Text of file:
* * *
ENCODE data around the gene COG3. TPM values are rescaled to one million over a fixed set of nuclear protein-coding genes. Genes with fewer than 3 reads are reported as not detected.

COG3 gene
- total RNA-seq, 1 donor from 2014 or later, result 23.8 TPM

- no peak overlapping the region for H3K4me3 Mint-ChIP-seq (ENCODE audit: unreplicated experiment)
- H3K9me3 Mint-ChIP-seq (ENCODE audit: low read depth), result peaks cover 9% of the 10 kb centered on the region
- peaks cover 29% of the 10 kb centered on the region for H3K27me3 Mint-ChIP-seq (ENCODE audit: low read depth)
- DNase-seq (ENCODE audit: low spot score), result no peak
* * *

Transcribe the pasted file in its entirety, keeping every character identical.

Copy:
ENCODE data around the gene COG3. TPM values are rescaled to one million over a fixed set of nuclear protein-coding genes. Genes with fewer than 3 reads are reported as not detected.

COG3 gene
- total RNA-seq, 1 donor from 2014 or later, result 23.8 TPM

- no peak overlapping the region for H3K4me3 Mint-ChIP-seq (ENCODE audit: unreplicated experiment)
- H3K9me3 Mint-ChIP-seq (ENCODE audit: low read depth), result peaks cover 9% of the 10 kb centered on the region
- peaks cover 29% of the 10 kb centered on the region for H3K27me3 Mint-ChIP-seq (ENCODE audit: low read depth)
- DNase-seq (ENCODE audit: low spot score), result no peak